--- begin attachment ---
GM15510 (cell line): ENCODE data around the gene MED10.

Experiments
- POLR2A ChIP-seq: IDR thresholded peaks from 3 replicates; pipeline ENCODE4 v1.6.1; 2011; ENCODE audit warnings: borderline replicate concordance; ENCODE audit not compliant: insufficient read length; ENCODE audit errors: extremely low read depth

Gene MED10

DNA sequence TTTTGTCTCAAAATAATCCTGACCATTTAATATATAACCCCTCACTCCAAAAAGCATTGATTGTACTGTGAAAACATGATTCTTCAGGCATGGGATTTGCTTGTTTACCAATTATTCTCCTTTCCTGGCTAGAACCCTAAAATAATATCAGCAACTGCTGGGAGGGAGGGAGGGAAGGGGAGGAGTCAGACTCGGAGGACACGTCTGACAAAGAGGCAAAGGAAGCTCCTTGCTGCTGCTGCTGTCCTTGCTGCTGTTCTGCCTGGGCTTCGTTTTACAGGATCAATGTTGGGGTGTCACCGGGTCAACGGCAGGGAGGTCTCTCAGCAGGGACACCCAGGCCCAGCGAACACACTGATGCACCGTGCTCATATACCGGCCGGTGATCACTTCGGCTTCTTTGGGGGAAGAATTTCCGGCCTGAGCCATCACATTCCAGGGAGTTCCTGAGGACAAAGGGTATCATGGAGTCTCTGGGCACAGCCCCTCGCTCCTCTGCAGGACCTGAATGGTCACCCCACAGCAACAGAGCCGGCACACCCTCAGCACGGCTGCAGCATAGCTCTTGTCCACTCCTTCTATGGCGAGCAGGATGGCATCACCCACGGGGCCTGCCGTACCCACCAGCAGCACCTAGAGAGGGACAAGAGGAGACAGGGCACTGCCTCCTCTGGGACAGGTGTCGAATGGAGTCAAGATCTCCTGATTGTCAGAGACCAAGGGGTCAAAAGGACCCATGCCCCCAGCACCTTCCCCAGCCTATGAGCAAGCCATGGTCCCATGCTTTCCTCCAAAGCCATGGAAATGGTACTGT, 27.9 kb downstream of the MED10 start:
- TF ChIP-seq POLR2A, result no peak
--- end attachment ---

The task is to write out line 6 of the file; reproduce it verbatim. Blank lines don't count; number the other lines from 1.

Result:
- TF ChIP-seq POLR2A, result no peak